The novel coronavirus isn't the only thing spreading quickly and driving people crazy in 2020, as Baby Shark, the hit song that children cannot get enough of, has become the most viewed video on YouTube, passing Despacito, as of earlier this week.
While the video "only" had 2.5 billion views in April 2019, according to The Verge, it has since skyrocketed by 181 percent, reaching over 7.051 billion views as of Tuesday morning. If the song was played that many times on a loop, it would take over 30,400 years to complete.
A chart portraying the growth of Baby Shark's popularity shows the number of views growing exponentially since late 2017, meaning the R number for the kids' favorite is definitely above 1. And the curve does not show any signs of flattening anytime soon.
Wearing a mask has not been shown to protect people from catching the earworm, but ear plugs may work.
The song, first uploaded in June 2016, is followed on the YouTube charts by Despacito by Luis Fonsi and Daddy Yankee, which sat at 7.039 billion views as of Tuesday morning. Despacito held the title of most viewed video from over three years ago until this week.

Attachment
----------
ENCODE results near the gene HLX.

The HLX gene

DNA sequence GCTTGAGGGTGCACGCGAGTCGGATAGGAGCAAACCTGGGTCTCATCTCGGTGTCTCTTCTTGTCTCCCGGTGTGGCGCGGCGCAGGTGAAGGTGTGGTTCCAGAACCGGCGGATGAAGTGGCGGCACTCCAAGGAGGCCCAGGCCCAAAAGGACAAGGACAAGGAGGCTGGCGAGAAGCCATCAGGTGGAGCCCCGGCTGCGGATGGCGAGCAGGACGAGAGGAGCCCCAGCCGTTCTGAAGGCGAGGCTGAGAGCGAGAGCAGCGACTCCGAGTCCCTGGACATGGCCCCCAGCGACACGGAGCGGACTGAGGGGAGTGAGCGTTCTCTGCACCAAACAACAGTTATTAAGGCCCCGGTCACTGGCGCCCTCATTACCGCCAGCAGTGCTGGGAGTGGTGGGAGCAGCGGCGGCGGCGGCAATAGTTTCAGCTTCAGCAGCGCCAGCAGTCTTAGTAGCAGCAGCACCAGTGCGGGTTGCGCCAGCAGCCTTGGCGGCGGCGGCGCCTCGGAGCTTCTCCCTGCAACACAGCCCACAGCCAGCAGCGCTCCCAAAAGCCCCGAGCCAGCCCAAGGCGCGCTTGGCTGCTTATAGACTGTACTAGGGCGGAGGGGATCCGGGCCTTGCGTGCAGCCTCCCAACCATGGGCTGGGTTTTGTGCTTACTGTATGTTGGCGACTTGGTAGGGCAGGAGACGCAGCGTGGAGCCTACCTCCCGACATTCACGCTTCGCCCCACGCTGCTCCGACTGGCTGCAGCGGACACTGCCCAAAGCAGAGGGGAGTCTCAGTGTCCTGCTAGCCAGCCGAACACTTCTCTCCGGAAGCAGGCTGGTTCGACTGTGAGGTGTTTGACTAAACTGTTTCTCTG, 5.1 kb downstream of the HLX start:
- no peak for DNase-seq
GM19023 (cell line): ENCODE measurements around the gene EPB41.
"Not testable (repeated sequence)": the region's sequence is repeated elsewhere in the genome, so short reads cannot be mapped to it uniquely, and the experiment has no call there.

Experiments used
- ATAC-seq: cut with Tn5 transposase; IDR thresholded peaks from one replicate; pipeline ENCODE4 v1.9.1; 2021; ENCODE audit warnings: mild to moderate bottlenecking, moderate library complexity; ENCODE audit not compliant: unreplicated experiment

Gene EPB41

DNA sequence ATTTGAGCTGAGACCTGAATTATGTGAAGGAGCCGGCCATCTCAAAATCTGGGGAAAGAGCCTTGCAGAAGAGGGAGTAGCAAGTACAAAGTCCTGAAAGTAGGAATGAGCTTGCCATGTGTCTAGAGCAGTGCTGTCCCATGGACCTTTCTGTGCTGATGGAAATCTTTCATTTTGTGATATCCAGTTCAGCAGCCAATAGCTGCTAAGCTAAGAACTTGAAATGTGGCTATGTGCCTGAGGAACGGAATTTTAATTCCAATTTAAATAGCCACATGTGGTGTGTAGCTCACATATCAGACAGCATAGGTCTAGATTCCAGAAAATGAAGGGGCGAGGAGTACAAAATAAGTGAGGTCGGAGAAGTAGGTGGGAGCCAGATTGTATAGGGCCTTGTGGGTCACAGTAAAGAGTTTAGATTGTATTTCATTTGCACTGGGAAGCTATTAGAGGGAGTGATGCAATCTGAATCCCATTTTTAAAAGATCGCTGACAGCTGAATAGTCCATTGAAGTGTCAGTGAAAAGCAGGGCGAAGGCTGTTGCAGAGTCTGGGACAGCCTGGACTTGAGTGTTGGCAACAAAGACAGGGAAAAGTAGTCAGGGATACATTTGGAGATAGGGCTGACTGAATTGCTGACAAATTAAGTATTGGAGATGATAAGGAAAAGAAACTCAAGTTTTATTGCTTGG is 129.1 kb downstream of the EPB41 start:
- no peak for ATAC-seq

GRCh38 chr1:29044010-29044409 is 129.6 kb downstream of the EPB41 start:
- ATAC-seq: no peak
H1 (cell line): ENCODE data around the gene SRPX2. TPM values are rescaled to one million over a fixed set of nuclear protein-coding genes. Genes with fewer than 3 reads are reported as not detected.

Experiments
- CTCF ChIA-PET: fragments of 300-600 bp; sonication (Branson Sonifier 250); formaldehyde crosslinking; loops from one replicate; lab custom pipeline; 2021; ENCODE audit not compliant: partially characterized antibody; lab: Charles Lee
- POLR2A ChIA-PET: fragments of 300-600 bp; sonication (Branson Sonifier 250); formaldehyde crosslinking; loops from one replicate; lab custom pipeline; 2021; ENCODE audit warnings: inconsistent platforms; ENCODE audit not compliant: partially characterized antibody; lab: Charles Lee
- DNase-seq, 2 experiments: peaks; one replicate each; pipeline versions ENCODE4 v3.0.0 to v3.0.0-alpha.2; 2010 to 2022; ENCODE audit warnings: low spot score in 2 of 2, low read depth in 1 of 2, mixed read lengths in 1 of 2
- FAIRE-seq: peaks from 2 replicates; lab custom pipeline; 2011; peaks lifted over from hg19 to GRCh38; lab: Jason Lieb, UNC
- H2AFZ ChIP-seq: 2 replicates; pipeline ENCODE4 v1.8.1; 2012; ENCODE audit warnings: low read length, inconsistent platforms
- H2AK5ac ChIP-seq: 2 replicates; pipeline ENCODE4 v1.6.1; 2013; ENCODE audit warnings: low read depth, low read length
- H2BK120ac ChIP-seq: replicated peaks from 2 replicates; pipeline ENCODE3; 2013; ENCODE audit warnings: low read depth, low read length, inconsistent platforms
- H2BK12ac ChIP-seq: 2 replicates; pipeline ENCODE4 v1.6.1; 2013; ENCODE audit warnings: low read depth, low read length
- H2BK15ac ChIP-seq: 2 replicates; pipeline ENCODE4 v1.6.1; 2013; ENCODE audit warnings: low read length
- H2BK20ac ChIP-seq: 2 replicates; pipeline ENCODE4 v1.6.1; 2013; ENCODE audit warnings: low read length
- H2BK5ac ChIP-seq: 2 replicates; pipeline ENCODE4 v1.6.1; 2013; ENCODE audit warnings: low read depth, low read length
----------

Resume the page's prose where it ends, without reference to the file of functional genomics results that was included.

The two hits are followed by Ed Sheeran's "Shape of You" (5.049 billion), Wiz Khalifa's "See You Again" (4.79 billion), "Masha and the Bear" (4.36 billion), "Johny Johny Yes Papa" (4.15 billion) Mark Ronson and Bruno Mars' "Uptown Funk" (3.99 billion) and Psy's "Gangnum Style" (3.84 billion).
Baby Shark has a reputation of driving parents crazy while their kids cannot get enough of it. West Palm Beach, Florida, even weaponized the song last year and played it on a loop to try and drive homeless people away from an event venue in the city.The song has a longer history than the popular PinkFong video, with camp counselors and youth group directors using some form of it for years, according to the entertainment news site Vulture. One version by Pete Vigeant has been on YouTube since 2008, but only has a little over 336,000 views. The song has also shown up in various recorded versions in Europe and the United States.A survey conducted by Ipsos for YouTube found that there was a 63% rise in the average daily screen-time of Israeli children aged 3-12 during the coronavirus crisis, rising from 2.2 to 3.6 hours a day. Some 83% of children have watched content on screens every day during the pandemic, compared to only 70% beforehand.Jerusalem Post Staff contributed to this report.